French doc Merci Patron! sees director François Ruffin take on luxury goods group LVMH with a mix of seriousness and humour. Seen by half a million in France, it is set to take on the film world.
Point of view
The small independent production Merci Patron! has become a French phenomenon.
The small independent production Merci patron! (meaning ‘thanks boss’ in English), has become a French phenomenon. The activist doc has already been seen by half a million in France, and at the recent Cannes Film Festival, broadcast rights were sold to distributors in several counties.
The documentary exposes the consequences of company relocation. It follows a textile worker couple who lose their jobs with luxury goods group LVMH, who is outsourcing work to other countries. (Moët Hennessy Louis Vuitton SE, known as LVMH, is headquartered in Paris.) With the couple facing the loss of their home, the film director devises a plan for the group’s boss, the richest man in France, to give them money.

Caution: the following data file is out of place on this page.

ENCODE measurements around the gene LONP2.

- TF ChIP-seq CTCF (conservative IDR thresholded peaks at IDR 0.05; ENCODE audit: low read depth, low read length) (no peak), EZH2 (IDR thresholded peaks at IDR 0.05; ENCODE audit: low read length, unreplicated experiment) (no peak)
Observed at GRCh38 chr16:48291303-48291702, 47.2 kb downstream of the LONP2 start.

A sort of David and Goliath of modern times, the documentary is filled with humorous moments.
Director François Ruffin is the editor of an independent left newspaper and part of a group of activists who, in February,launched a protest movement against the proposed revision of the French Labour Code. He has travelled throughout France to present the film and discuss it with audiences.
Those who enjoy the cinema of American doc maker Michael Moore will appreciate Merci Patron. So far, the film is to be released in Spain, Belgium, the Netherlands, Switzerland and Canada.